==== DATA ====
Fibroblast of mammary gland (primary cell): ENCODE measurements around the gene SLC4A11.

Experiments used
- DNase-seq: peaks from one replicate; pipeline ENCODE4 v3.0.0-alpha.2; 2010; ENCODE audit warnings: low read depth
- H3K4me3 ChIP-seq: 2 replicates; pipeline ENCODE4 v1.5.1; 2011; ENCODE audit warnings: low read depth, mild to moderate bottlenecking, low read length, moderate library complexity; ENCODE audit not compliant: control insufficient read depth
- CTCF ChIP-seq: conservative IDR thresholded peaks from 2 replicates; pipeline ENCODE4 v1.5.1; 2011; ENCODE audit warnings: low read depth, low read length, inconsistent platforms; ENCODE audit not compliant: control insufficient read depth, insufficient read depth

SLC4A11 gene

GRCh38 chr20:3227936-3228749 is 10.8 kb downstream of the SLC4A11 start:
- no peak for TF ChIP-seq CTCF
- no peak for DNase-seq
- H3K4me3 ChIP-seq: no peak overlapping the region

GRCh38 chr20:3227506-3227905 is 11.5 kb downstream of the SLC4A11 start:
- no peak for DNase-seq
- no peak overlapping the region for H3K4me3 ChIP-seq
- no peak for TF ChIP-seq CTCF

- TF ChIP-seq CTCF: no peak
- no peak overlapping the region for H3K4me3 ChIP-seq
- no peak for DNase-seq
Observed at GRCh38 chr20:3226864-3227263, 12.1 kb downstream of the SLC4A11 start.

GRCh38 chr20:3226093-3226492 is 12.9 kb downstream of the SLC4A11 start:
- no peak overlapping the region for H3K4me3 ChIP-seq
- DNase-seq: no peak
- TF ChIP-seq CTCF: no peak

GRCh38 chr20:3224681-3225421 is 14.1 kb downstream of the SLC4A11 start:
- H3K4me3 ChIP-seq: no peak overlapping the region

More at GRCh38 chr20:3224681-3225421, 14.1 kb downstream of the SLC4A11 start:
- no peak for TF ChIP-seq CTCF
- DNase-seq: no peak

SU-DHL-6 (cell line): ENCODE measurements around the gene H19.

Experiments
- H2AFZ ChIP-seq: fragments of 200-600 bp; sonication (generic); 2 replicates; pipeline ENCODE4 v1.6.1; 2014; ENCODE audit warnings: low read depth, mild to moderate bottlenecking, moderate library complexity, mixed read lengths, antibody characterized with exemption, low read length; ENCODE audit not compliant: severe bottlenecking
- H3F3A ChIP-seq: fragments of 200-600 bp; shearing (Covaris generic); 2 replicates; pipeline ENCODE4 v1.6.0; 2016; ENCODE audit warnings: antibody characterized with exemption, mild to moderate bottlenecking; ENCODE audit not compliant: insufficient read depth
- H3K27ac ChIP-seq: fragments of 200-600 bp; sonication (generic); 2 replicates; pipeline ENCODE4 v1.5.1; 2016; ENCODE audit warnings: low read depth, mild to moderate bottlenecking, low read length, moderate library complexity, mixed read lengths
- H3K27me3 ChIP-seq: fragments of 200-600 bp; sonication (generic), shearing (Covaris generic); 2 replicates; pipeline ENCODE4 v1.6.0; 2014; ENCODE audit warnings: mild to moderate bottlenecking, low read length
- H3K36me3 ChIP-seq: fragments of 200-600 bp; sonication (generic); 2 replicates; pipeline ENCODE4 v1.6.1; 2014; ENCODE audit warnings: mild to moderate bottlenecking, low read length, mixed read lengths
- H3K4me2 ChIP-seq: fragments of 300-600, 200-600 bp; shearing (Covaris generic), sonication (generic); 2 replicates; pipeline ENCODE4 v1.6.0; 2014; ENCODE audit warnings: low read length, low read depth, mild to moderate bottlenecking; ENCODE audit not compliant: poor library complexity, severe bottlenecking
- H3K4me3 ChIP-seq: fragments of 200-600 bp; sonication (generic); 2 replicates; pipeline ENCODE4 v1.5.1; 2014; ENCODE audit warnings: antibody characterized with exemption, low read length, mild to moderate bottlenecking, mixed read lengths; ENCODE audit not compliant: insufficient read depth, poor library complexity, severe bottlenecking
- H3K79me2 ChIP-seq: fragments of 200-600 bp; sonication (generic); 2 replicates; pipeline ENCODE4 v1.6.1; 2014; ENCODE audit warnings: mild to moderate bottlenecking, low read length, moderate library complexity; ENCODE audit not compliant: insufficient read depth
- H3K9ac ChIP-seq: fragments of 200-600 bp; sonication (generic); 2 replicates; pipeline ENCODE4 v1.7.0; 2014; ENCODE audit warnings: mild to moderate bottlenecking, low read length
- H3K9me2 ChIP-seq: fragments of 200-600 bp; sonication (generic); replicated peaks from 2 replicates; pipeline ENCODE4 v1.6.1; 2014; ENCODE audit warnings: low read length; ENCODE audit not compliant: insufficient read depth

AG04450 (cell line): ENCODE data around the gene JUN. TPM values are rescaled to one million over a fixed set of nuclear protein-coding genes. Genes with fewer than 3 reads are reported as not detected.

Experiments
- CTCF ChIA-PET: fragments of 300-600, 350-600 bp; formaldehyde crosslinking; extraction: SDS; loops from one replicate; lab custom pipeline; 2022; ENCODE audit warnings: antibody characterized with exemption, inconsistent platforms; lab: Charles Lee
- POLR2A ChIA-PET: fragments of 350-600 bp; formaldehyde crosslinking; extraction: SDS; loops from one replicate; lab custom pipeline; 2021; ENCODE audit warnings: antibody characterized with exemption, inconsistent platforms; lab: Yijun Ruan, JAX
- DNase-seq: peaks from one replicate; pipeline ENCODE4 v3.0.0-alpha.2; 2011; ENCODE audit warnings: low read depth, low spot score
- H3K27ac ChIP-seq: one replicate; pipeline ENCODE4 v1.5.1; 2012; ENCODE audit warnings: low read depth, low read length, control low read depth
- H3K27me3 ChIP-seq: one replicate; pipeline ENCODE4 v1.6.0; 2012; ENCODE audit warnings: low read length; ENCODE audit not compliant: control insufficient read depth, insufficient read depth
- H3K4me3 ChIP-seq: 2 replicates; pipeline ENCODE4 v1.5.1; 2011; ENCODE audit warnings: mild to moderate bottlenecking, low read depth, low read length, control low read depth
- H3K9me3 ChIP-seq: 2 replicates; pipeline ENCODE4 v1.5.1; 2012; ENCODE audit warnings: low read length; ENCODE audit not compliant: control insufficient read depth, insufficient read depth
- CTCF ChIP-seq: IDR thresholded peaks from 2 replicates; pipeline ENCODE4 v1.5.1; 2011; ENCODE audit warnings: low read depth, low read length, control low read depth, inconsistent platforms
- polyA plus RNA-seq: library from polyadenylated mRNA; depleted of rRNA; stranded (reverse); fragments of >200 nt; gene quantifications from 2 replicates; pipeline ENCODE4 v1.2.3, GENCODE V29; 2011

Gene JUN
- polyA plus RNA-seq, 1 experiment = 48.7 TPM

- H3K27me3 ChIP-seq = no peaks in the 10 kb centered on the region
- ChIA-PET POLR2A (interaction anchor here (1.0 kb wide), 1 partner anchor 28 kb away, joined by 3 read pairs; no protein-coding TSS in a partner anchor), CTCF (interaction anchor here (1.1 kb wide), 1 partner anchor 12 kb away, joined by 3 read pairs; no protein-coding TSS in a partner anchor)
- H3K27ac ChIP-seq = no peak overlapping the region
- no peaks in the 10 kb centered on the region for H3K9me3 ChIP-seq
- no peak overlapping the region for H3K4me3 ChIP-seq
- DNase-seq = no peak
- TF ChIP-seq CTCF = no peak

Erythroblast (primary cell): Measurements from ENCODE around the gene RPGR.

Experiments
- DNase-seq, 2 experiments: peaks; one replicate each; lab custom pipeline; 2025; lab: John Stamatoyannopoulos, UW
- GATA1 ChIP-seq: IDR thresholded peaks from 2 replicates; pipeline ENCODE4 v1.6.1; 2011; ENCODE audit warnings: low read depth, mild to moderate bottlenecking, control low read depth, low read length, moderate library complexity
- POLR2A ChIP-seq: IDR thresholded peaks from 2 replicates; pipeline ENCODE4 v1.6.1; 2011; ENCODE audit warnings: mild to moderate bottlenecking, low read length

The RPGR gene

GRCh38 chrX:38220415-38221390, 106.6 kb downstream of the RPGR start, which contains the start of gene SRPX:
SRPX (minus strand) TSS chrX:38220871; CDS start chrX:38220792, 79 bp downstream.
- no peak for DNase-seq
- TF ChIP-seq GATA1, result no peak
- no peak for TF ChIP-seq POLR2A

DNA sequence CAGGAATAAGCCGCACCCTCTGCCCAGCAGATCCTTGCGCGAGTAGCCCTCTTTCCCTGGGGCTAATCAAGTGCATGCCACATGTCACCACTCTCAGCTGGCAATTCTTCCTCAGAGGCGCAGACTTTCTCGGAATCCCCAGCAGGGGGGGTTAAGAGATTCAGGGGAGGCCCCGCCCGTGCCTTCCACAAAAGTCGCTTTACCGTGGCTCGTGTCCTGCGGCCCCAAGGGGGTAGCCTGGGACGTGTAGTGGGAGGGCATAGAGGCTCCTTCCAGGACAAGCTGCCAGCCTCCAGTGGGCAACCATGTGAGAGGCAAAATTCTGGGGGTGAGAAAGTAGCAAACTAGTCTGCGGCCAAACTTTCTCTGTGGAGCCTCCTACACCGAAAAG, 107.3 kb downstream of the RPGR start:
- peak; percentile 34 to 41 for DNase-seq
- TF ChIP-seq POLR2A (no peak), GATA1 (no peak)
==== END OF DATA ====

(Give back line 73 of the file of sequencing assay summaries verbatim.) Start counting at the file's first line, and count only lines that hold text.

- TF ChIP-seq POLR2A (no peak), GATA1 (no peak)